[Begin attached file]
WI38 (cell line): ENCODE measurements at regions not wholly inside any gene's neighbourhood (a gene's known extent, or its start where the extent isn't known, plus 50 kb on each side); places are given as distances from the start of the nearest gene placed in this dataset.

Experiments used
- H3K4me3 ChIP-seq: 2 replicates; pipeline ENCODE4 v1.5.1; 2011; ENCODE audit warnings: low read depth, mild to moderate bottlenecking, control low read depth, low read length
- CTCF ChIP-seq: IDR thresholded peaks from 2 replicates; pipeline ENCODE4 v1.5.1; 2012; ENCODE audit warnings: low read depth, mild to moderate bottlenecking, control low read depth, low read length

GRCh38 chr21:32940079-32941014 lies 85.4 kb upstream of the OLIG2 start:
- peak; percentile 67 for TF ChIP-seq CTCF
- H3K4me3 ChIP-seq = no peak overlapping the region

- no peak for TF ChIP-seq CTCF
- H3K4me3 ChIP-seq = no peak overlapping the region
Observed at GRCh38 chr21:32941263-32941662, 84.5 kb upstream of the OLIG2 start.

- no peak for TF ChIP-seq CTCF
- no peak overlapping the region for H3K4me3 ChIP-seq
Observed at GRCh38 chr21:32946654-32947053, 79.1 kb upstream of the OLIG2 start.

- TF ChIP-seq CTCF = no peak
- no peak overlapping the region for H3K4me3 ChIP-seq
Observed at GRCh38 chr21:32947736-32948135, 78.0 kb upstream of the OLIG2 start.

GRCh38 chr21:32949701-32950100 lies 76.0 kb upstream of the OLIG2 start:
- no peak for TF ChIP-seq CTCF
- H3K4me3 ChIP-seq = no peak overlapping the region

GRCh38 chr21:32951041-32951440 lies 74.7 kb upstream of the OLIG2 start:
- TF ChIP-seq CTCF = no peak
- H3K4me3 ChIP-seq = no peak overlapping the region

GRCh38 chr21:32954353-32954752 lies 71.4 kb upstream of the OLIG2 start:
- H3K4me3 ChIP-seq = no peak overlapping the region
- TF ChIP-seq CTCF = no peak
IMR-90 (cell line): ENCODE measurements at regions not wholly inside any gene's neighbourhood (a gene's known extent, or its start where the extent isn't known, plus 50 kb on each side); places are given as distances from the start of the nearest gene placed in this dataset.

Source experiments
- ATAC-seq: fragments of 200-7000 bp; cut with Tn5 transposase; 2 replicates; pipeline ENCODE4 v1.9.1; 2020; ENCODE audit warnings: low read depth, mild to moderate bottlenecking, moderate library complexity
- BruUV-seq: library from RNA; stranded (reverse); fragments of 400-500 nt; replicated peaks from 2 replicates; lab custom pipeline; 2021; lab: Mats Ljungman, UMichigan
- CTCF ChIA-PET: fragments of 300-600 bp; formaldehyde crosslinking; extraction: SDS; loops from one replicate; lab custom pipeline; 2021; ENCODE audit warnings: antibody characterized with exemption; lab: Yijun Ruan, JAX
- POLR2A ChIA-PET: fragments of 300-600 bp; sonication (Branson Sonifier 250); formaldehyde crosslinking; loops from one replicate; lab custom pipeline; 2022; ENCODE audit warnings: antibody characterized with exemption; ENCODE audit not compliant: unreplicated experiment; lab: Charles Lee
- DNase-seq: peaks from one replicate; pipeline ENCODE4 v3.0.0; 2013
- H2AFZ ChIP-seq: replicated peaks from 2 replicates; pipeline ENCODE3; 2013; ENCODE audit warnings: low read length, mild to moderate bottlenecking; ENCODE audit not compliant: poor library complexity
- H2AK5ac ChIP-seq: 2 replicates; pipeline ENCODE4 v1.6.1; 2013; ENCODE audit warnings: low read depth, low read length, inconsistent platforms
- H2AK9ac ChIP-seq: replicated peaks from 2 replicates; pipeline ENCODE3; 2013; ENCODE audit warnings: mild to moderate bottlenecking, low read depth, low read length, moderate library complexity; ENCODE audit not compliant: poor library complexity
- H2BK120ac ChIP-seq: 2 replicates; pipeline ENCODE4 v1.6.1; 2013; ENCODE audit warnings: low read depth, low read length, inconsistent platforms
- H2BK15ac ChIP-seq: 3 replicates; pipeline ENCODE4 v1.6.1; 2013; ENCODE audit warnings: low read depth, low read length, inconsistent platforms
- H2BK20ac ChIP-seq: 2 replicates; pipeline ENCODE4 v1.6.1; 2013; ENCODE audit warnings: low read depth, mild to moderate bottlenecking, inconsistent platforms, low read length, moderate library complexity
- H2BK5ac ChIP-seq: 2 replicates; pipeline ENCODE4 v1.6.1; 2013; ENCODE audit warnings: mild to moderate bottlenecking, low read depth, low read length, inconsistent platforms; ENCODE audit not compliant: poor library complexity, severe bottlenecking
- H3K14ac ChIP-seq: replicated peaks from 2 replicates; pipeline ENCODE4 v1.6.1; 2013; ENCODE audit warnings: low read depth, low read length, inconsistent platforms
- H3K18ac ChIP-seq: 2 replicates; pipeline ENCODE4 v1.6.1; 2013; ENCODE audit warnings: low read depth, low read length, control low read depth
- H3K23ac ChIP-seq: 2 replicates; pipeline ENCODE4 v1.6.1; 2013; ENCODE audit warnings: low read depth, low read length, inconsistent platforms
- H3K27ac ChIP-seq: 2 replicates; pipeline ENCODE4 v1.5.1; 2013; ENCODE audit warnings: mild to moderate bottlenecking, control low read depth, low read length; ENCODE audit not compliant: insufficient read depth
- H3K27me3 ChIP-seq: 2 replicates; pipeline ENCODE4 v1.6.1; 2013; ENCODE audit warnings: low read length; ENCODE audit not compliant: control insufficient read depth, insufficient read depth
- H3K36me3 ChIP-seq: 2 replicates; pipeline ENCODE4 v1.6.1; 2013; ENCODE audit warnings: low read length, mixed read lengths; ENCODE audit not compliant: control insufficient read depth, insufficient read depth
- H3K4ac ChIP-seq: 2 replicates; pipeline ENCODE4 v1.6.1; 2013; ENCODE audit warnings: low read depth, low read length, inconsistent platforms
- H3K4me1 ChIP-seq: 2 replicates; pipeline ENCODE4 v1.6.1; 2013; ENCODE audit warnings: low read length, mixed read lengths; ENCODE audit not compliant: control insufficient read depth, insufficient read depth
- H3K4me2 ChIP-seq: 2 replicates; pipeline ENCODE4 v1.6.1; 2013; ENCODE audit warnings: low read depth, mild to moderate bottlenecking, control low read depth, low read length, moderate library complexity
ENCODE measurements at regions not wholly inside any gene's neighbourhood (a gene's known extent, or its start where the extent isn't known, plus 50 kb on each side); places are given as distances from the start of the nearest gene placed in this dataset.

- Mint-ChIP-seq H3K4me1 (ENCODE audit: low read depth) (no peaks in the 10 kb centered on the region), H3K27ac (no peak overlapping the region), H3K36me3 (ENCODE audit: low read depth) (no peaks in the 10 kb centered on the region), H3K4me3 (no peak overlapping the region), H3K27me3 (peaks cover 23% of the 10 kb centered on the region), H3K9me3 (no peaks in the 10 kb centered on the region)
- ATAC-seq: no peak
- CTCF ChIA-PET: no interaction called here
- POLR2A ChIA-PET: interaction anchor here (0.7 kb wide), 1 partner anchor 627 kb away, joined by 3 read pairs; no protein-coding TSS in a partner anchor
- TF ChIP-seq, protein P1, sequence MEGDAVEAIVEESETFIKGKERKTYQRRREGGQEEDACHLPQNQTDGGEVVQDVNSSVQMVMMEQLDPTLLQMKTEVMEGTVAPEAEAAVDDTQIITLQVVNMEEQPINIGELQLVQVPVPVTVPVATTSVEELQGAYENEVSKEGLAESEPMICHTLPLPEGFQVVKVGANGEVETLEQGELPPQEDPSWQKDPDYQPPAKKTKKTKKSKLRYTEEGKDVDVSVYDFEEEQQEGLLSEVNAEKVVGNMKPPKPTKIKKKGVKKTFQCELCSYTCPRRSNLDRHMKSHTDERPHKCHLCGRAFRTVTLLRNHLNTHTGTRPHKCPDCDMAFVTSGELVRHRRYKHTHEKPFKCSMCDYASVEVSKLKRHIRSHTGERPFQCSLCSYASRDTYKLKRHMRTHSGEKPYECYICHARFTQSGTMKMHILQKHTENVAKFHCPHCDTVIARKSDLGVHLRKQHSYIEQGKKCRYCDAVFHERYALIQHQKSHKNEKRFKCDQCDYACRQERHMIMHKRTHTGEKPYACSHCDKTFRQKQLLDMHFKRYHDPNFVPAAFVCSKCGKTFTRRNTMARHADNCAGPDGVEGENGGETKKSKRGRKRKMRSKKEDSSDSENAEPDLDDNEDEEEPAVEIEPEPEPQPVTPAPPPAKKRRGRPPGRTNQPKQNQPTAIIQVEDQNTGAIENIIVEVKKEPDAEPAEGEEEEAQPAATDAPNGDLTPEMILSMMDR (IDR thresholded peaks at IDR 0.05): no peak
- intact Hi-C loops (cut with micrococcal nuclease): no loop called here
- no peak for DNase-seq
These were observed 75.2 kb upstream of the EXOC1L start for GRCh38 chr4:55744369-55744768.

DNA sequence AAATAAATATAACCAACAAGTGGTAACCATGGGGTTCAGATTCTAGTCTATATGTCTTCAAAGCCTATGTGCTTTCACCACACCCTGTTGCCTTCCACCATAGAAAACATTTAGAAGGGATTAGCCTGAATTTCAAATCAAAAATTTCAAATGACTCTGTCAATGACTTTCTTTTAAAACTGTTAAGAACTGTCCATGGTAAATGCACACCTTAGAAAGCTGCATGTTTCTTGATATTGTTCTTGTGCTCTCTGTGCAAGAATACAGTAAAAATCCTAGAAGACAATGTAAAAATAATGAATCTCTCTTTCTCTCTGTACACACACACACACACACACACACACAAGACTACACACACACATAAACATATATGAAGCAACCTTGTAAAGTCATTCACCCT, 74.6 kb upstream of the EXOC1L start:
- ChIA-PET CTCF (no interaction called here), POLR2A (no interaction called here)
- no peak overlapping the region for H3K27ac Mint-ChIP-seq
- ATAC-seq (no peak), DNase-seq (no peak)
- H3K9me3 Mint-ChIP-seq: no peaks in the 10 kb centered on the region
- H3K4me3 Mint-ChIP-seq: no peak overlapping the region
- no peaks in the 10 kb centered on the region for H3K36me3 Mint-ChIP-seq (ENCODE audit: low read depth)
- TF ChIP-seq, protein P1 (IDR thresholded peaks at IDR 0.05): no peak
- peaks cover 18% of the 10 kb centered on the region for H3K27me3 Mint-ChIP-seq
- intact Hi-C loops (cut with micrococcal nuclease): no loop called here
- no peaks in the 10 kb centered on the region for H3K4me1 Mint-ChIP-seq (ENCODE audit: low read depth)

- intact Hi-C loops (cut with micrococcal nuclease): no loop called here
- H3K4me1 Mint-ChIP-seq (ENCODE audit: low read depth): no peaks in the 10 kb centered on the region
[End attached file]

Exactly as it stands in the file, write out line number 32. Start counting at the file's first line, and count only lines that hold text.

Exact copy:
- DNase-seq: peaks from one replicate; pipeline ENCODE4 v3.0.0; 2013